Posters

Differential diagnosis of cystoid macular edema by optic disc thickness in optical coherence tomography

Poster Details

First Author: J.Cardigos PORTUGAL

Co Author(s):    S. Crisostomo   A. Basilio   L. Costa   B. Carvalho   L. Vieira   R. Flores              

Abstract Details



Purpose:

Cystoid macular edema is a common cause of visual impairment after intra-ocular surgery and its incidence is even higher in diabetic patients. The differential diagnosis between Irvine-Gass Syndrome (IGS) and diabetic macular edema (DME) is currently established by angiography, which is an invasive and time-consuming tool. The aim of this study is to evaluate differences in optic disc’s nerve fibre layer thickness (RNFL) in patients with macular edema associated with IGS and Diabetes Mellitus (DM).

Setting:

Department of Ophthalmology, Centro Hospitalar de Lisboa Central, Lisbon, Portugal

Methods:

Retrospective case control study of 28 eyes of 28 patients with macular edema divided into 2 groups. Group 1 included 14 eyes with IGS diagnosed by clinical and angiographic criteria and group 2 included 14 eyes with cystoid diabetic macular edema (DME) without previous ocular surgery. A control group (group 3) of 14 eyes of 14 healthy patients paired by age and gender were also included. Ophthalmologic examinations included visual acuity (VA) measurements, slit-lamp examination, Goldmann applanation tonometry, Spectral-Domain optical coherence tomography (SD-OCT) and fluorescein angiography.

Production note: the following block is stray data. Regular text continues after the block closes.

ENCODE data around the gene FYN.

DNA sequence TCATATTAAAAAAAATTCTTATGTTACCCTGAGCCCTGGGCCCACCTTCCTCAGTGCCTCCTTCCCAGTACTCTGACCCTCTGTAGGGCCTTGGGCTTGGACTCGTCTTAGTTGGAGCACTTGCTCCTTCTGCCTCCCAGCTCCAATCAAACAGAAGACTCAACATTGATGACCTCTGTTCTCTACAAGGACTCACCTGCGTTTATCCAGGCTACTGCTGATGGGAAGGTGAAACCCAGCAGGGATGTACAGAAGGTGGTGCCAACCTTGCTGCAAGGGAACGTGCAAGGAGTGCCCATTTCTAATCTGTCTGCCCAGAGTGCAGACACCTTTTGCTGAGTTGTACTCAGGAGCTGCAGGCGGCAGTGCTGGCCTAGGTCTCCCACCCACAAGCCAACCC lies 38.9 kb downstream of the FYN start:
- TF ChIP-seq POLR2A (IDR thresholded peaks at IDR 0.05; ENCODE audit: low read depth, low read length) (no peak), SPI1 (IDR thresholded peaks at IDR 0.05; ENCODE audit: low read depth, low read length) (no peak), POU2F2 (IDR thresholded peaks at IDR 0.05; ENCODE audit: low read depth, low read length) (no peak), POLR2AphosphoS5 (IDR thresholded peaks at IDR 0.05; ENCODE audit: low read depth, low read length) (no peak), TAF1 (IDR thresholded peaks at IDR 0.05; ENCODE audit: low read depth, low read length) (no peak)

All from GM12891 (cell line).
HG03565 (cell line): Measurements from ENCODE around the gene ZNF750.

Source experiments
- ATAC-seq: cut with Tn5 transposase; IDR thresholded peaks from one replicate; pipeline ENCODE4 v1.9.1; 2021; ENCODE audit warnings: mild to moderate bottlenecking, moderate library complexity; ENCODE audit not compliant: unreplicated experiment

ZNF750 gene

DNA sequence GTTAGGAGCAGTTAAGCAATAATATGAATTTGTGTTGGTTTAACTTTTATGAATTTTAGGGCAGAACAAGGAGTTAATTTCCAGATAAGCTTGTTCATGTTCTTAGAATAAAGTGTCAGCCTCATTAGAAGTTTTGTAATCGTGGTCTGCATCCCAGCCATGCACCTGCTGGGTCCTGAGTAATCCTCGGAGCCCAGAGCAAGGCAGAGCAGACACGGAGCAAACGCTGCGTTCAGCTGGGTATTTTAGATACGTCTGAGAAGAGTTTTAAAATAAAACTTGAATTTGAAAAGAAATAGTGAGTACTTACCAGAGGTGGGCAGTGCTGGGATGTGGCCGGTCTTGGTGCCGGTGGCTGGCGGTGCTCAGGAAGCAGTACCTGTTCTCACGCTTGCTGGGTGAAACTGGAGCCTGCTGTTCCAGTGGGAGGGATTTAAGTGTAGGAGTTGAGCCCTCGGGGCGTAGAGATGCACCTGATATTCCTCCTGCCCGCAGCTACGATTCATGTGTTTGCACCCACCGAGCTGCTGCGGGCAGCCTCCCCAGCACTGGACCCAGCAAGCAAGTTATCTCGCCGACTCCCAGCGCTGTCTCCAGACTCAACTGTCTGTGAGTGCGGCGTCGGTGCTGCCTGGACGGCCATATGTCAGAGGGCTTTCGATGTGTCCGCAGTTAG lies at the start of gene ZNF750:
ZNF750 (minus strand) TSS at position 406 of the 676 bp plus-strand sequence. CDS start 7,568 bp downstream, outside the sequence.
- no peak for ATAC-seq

Results:

Forty two patients (21 females and 21 males), with a mean age of 66.57 ± 10.80 years were included in this study. Optic disc nasal and temporal RNFL thicknesses as well as central macular thickness were significantly higher in group 1 and 2 compared with control group (p<0.05). Nasal RNFL thickness was higher in IGS than in patients with DME (p<0.001). To detect IGS (Group 1), comparative to DME (Group 2), using Nasal RNFL thickness, the area under the curve was 0.842 p<0.002. A cut-off criterion of 82.50 μm resulted in 92,9 % sensitivity and 71,4 % specificity.

Conclusions:

Optic disc SD-OCT imaging might be a useful diagnostic tool to differentiate IGS from DME. Further prospective longitudinal studies are needed to clarify these results.

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